Study: Only 17% of organizations are considered ‘leaders’ in cybersecurity strategy

The heightened awareness of cybersecurity does not necessarily translate into action, as evidenced by the recent study of global professional services company Accenture titled “Accenture’s Third Annual State of Cyber Resilience,” which surveyed over 4,600 enterprise security practitioners around the world.

Accenture Research surveyed (from April to May 2019) executives across 16 countries across the Asia Pacific, Europe, and North and South America from companies with annual revenues of at least $1 billion in 24 industries. About 98% of the respondents were the sole or key decision-maker with regard to the organization’s cybersecurity strategy and spending.

“Our analysis identifies a group of standout organizations that appear to have cracked the code of cybersecurity when it comes to best practices,” said Kelly Bissell, who leads Accenture Security globally, in the study.

“Leaders in our survey are far quicker at detecting a breach, mobilizing their response, minimizing the damage and getting operations back to normal.”

– Kelly Bissell, Accenture Security

Have you read “Study: Early adopter firms outpace others in revenue growth”?

Cybersecurity strategy

“Leaders” as defined in the study are those who have a clear-cut cybersecurity strategy, which includes stopping more attacks, finding and fixing breaches faster, and reducing breach impact. The second group, 74%, are classified as non-leaders or ” average performers in terms of cyber resilience but far from being laggards.”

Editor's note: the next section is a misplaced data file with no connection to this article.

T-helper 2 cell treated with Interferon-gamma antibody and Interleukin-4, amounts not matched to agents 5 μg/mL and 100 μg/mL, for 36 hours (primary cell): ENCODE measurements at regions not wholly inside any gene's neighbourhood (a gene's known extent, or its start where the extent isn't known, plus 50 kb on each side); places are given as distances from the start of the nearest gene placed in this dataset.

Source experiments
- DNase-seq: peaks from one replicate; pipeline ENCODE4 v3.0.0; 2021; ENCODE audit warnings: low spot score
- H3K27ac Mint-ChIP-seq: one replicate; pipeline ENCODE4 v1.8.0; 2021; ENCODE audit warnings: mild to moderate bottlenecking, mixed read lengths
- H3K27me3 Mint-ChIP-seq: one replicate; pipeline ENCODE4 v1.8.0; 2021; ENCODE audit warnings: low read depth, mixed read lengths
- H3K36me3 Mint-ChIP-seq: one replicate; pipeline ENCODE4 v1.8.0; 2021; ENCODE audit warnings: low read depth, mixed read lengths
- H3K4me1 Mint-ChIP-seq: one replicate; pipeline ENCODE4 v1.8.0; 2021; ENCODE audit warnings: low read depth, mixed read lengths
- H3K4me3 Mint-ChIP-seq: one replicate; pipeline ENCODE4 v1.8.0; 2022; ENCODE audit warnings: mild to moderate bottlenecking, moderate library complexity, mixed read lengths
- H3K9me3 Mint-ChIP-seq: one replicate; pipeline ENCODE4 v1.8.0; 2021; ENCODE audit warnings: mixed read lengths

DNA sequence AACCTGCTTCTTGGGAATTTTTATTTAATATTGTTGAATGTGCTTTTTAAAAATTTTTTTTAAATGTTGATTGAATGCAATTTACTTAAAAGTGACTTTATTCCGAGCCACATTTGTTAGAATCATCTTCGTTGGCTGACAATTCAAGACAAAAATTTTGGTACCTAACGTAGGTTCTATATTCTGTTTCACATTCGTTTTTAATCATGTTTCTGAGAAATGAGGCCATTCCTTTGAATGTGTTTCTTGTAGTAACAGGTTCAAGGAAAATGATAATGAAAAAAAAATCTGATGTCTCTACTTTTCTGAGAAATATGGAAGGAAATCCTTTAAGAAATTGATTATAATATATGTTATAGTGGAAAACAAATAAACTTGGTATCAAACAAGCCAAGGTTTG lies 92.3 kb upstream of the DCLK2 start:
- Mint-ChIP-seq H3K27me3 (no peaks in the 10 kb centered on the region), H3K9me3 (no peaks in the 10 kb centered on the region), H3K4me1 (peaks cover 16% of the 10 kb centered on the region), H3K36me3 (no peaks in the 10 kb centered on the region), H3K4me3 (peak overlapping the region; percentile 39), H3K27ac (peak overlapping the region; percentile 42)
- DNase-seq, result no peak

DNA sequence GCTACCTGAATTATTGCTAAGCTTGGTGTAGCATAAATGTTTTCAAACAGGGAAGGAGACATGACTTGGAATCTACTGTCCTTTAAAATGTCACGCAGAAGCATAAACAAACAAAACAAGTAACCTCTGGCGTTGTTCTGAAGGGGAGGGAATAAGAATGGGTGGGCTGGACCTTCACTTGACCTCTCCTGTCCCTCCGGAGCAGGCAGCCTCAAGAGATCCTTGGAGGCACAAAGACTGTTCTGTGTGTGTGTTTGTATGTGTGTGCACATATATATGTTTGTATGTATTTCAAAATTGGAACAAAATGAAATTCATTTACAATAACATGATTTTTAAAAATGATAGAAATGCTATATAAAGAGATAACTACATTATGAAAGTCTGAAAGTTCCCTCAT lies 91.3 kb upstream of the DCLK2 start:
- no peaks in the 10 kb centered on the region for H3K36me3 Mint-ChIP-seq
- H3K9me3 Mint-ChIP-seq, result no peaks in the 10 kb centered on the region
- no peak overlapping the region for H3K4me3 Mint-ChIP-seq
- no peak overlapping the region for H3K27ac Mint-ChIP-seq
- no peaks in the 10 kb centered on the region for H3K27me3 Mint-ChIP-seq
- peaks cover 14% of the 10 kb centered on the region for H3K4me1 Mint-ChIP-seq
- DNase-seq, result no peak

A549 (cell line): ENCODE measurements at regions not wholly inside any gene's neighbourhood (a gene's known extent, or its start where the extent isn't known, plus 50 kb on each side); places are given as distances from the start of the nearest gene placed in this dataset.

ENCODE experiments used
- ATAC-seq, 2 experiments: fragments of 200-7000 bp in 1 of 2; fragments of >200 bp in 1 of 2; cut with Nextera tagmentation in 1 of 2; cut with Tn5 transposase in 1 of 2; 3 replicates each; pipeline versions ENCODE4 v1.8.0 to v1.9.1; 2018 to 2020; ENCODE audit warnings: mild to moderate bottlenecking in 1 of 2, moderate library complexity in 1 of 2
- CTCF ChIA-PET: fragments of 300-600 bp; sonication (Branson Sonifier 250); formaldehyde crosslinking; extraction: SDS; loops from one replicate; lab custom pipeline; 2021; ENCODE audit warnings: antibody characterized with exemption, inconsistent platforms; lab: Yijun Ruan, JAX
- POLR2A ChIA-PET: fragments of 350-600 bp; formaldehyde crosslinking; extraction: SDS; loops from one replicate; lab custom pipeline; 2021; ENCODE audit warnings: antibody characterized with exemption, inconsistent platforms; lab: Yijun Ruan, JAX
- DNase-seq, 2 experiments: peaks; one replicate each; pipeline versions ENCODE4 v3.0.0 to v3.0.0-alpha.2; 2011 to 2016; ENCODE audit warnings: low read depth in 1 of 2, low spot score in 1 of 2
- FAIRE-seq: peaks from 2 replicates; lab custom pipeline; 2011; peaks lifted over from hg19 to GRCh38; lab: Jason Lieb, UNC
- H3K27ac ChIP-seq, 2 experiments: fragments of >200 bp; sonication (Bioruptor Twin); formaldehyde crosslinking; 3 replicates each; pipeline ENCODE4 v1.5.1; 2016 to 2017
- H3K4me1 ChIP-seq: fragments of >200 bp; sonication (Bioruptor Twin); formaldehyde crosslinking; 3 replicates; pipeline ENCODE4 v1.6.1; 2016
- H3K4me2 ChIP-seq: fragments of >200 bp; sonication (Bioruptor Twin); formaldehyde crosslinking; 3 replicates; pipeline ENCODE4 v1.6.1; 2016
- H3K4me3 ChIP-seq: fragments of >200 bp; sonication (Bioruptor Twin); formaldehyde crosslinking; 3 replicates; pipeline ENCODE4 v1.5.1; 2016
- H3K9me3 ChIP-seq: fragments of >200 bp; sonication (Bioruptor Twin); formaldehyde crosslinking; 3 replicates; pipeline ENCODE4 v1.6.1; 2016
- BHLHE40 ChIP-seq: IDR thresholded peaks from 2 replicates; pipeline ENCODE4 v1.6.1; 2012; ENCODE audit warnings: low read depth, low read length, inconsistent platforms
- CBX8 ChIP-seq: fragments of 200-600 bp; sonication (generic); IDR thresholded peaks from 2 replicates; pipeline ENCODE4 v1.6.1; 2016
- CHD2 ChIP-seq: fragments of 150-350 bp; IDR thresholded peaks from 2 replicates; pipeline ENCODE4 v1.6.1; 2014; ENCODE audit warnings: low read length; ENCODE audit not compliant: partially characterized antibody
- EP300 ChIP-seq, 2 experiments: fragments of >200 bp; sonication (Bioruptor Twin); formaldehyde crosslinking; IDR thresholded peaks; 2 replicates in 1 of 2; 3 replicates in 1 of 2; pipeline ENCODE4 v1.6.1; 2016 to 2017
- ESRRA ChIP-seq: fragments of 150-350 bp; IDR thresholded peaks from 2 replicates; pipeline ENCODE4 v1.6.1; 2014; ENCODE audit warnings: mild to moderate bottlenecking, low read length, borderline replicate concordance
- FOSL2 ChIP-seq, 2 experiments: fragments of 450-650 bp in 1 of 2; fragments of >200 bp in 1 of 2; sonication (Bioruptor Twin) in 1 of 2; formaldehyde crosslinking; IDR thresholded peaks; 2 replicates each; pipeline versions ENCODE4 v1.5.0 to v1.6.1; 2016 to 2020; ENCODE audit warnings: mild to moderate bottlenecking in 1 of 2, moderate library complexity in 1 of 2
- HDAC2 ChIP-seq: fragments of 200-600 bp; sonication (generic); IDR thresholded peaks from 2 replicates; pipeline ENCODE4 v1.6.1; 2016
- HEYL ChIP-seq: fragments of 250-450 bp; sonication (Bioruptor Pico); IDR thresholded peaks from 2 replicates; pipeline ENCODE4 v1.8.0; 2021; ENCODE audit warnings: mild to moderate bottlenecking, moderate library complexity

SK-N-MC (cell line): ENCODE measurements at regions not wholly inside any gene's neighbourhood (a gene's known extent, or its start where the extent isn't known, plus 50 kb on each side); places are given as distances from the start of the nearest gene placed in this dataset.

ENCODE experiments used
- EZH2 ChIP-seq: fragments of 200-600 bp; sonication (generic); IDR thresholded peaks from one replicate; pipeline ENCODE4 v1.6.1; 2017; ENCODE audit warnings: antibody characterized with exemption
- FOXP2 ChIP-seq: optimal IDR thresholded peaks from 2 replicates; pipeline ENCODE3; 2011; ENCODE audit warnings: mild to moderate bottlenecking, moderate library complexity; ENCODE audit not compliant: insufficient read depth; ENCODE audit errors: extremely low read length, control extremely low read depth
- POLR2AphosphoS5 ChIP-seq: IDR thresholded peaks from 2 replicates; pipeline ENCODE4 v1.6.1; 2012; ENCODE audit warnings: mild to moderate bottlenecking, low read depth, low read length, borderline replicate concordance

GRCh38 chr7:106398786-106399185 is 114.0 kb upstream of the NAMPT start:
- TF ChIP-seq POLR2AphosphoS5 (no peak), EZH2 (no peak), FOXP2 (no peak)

According to the study, leaders (88%) were “four times more likely” than non-leaders (22%) to detect a breach in less than one day. The leaders also show to be more proactive in engaging users with 30% providing them with security tools and training as opposed to only 9% of non-leaders.

Accenture Security Cybersecurity Leaders

The leaders exhibit more of their cybersecurity resilience with 4 in 5 respondents (83%) who adopted the mindset of securing not only their assets but also of the whole vendor ecosystems. This confirms another plus factor of leaders, which is prioritizing budget allocations (which is a common problem among security officers) to sustain existing cybersecurity strategy and assets. Non-leaders, on the other hand, are focused on piloting and scaling new capabilities.

Vendor relationships

What  is even more encouraging in having leaders in the organization is the fact that they “were nearly three times less likely to have had more than 500,000 customer records exposed through cyberattacks in the last 12 months (15% vs 44%).”

“The sizable number of vendor relationships that most organizations have poses a significant challenge to their ability to monitor that business ecosystem,” Bissell said. “Yet, given the large percentage of breaches that originate in an organization’s supply chain, companies need to ensure that their cyber defenses stretch beyond their own walls.” #